Getting an Impression

Here is an easy way to start getting the right impression. Turn the impression screws back so there is no impression at all. With the form in the chase, and a sheet of paper or card on the platen, push down the handle of the press, which will put the rollers on the ink table, and the platen back and platen will be up against the form so that you can easily get at the impression screws. Now, turn each one up with your fingers, making sure that the lock nuts are back far enough so that they do not interfere. Keep turning until you feel each of the screws in contact with the form. From that point you can turn them either by hand or with a screw driver, taking frequent trial impressions on the sheet or card to check on how you are coming. When you have the impression satisfactory (the same on all corners), you can turn up the lock nuts to hold the screws where they are, and can apply makeready (patches described elsewhere) on any remaining spots which need bringing up.

Making an impression

Sometimes, through uneven turning up of the impression screws or for some other reason, the platen may move u or down on one end so that it does not set parallel to the platen back. The top two impression screws fit into depressed spots on the platen back, as you will see. If the platen has been wrenched around, you can get it back into proper setting if you set those top screws back in the dents or depressions made for the purpose.

Be Sure to Get the Handle Down

In order to obtain an even clear print the press handle must be pushed down, not only to make contact with the type, but to bring the impression through the toggle action. The handle of the press, as you will see, is connected to the body or frame by two oval shaped metal pieces, connections which have on them projections or flanges on the inside, nearest the body. When you bring down your handle, it should make contact, that is, actually touch the flanges on these connections. You will not only feel this contact but you will hear a slight click when the metals touch. This will give the toggle action a chance to exert its pressure for good results.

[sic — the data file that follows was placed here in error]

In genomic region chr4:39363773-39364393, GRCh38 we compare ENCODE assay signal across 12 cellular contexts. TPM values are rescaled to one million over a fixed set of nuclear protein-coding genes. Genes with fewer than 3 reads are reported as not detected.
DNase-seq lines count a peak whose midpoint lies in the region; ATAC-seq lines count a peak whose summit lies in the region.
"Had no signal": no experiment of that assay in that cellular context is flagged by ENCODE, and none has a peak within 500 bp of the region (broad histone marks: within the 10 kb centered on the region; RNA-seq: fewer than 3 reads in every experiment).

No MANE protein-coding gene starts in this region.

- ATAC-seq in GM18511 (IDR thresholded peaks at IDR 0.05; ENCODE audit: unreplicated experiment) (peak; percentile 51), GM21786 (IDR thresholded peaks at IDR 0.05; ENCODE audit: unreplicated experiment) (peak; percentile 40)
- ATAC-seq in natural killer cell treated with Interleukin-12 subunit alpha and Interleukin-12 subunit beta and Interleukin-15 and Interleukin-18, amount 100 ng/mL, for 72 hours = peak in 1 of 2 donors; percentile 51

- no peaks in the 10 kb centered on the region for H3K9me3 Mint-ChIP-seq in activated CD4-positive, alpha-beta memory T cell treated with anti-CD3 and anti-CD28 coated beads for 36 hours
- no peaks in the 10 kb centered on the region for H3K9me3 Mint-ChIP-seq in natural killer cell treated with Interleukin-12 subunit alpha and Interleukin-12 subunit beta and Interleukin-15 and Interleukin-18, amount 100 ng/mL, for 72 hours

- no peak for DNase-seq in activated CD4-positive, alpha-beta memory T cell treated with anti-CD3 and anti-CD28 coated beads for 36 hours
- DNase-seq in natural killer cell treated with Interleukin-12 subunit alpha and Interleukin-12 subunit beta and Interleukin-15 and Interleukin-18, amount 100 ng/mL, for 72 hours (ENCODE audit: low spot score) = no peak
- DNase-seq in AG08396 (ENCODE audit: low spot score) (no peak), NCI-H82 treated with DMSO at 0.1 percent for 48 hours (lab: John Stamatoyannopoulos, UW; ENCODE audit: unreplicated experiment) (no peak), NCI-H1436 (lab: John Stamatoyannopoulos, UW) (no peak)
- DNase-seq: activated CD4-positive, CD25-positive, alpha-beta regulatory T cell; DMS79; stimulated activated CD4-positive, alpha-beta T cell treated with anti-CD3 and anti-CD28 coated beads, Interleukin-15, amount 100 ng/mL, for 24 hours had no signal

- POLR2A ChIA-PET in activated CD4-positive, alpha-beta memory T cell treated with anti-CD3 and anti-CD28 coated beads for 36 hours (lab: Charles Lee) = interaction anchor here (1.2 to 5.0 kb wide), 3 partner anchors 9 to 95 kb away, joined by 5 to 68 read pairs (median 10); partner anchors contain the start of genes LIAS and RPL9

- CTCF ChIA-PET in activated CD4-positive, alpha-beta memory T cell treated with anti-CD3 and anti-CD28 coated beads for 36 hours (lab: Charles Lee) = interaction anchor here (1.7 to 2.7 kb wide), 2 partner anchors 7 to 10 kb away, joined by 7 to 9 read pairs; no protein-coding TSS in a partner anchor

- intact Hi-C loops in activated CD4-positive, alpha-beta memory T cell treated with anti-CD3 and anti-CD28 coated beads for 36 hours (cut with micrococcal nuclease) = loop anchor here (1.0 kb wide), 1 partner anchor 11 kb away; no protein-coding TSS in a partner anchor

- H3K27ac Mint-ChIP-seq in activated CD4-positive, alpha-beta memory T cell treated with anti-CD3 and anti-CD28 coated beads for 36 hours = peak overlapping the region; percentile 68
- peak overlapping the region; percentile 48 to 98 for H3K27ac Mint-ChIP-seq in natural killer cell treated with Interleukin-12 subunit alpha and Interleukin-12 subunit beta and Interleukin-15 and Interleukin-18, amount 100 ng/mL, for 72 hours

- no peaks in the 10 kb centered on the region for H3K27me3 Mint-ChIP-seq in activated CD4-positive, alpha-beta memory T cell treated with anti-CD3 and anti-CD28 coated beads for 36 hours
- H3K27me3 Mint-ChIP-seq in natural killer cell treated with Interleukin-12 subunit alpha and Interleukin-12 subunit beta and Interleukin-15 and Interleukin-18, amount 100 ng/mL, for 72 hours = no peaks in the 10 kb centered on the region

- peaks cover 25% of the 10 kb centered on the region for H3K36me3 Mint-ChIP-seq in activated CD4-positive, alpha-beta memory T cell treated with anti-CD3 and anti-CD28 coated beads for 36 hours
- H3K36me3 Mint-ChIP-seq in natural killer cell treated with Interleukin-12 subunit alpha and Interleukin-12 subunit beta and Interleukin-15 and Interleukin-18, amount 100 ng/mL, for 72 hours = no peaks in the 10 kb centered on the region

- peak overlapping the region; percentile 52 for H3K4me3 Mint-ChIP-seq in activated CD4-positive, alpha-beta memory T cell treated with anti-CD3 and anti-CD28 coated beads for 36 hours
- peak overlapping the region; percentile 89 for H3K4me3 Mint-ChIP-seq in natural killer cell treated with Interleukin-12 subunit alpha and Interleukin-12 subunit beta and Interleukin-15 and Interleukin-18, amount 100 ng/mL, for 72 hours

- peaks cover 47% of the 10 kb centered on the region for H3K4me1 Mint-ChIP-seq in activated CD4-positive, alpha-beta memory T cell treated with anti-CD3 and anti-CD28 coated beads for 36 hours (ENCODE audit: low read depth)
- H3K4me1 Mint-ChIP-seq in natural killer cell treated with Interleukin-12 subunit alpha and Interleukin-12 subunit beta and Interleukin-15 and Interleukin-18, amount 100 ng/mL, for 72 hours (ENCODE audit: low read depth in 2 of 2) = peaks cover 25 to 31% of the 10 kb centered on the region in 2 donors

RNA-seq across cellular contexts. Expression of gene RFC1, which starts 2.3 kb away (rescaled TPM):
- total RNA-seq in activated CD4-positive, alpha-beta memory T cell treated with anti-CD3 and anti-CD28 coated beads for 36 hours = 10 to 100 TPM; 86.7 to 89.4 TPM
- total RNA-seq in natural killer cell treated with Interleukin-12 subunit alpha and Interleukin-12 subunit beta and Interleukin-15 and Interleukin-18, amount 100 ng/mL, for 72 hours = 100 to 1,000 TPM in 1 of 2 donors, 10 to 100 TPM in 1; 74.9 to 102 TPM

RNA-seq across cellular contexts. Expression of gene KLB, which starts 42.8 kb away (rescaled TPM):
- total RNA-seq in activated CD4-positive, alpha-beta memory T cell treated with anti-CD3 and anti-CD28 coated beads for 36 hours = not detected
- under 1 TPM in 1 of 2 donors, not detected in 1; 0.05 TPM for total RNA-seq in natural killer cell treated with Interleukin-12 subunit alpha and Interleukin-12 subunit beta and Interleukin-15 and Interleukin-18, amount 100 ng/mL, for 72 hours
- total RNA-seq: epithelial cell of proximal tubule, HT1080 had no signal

The amount of pressure you will need to apply to the handle will depend on the amount of type or size of the job you are printing. Thus, a single line card will require practically no pressure at all, whereas a big form will need a lot of squeeze. The important thing is not to turn up the impression screws so far you cannot bring the handle down onto the connections.

On larger forms you can avoid turning up the impression screws too far and making impression difficult by using thin paper under the low spots to get clear printing. See"Makeready" (underlay and overlay) in the index. Tis is important. Go easy on the impression screws - let paper patches (as described under "Makeready") do the trick. You'll get better results, easier.

When you have the impression adjusted, tighten the lock nuts on the impression screws to prevent slipping. When the impression is once properly adjusted for the job in hand it should not be altered if it can be avoided. If some jobs require more impression add a few sheets more to the platen packing. However, to print a full, solid form it is usually necessary to set up the upper screws a little more than the lower ones. The impression screws should be turned back before putting on another small form. Presses are usually sent out from the factory with the screws turned back so that there is little or no impression until they are turned up.

Correcting the Proof

Having the impression properly adjusted, now take an impression on a fresh sheet (called a proof) and very carefully comparing it with the copy, examine it for possible errors, marking them on the margin. Pay close attention to letters of similar appearance such as n, and u, I and l, 1 and l. In small sizes of some type c and o are very similar and should be noticed carefully; be sure s or S is not upside down. The same applies to figures 6, 8, 9. Look carefully for "wrong font" letters, that is, letters of the same size but different style from the rest of the line. Be sure to check all numbers and figures with the copy.

Remove the form from the press, unlock and correct the errors you have marked, lock and replace on the press.

While as a general rule, all corrections should be made in the composing stick to assure good justifications, if the change involves replacing one character with another of equal width, and you have checked to make sure that they actually are the same, the correction can be made in the form. Most figures are of equal width (or set, as it is called), and the same will be found of some other characters such as u and n.